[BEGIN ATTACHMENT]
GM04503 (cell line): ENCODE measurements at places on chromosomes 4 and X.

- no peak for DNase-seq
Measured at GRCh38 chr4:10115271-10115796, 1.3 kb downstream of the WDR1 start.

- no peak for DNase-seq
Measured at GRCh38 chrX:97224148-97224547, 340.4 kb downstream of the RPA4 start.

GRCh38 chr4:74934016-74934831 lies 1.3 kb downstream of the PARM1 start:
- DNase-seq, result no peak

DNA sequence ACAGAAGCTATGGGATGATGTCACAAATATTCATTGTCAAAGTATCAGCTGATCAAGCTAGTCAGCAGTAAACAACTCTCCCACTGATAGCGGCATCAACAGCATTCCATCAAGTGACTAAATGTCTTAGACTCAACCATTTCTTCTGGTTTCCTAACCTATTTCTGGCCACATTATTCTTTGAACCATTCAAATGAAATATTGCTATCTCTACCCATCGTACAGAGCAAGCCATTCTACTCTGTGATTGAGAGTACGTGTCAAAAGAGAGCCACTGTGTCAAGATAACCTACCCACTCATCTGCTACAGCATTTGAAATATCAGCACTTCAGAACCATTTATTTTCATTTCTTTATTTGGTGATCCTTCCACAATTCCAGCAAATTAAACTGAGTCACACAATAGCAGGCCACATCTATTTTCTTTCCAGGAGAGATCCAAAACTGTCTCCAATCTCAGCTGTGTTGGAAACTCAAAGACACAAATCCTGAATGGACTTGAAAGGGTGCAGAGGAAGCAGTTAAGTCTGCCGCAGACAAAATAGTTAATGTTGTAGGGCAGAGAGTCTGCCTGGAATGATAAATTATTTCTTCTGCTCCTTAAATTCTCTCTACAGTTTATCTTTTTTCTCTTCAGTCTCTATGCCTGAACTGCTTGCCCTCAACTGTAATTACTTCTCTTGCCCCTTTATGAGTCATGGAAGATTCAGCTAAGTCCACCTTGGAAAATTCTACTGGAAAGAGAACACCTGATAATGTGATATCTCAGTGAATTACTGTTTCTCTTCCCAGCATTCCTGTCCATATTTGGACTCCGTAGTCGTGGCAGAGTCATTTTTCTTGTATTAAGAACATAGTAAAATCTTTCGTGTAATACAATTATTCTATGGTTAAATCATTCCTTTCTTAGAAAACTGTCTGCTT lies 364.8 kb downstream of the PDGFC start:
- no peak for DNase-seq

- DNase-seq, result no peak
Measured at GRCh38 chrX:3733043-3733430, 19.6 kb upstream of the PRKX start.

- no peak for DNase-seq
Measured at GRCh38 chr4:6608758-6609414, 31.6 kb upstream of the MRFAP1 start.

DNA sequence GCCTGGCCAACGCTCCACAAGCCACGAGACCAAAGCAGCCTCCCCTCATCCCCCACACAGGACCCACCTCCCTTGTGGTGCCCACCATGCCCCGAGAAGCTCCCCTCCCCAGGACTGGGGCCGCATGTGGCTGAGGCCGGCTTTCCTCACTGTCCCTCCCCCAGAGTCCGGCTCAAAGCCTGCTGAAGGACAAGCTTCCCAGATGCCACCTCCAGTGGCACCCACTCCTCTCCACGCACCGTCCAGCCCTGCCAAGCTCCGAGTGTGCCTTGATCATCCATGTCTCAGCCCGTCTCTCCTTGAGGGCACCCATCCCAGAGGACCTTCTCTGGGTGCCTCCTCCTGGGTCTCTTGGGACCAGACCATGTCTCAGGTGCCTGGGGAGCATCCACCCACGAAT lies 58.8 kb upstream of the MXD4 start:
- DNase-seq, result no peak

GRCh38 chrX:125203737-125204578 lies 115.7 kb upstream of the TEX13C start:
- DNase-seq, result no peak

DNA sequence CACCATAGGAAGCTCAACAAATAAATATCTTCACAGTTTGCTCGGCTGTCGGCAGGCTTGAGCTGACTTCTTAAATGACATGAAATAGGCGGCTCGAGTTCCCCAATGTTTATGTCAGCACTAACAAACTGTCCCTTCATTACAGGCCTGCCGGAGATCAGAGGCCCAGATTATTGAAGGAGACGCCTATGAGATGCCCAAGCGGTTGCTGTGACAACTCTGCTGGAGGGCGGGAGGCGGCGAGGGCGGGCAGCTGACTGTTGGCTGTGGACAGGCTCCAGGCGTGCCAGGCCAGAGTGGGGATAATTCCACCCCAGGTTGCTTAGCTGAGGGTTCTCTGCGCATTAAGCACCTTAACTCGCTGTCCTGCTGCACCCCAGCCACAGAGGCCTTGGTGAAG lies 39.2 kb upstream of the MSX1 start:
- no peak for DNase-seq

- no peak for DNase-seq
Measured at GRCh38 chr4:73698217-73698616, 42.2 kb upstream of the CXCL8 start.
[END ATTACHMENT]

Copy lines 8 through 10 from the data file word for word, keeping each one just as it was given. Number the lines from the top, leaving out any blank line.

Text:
DNA sequence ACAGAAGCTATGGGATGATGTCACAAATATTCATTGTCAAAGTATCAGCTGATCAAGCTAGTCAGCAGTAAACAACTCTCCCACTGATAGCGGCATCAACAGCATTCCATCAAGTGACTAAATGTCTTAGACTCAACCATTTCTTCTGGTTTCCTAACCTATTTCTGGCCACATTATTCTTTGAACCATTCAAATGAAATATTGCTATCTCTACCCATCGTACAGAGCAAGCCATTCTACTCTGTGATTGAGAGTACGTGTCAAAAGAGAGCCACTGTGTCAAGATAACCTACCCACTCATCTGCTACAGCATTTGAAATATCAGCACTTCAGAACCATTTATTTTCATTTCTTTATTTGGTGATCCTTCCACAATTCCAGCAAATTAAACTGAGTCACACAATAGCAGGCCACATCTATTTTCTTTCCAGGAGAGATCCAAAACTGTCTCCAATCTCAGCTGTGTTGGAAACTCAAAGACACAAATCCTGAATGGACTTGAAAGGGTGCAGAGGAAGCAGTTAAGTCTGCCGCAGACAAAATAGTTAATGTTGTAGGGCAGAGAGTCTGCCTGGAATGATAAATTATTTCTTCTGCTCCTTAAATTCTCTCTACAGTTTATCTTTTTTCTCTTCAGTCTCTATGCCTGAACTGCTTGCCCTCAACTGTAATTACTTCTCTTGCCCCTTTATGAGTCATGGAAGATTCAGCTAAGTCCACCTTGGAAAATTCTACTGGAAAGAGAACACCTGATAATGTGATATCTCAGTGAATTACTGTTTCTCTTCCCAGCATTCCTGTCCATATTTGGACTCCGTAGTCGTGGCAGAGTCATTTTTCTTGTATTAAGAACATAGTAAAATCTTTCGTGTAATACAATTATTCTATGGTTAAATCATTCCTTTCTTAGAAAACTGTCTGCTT lies 364.8 kb downstream of the PDGFC start:
- no peak for DNase-seq

- DNase-seq, result no peak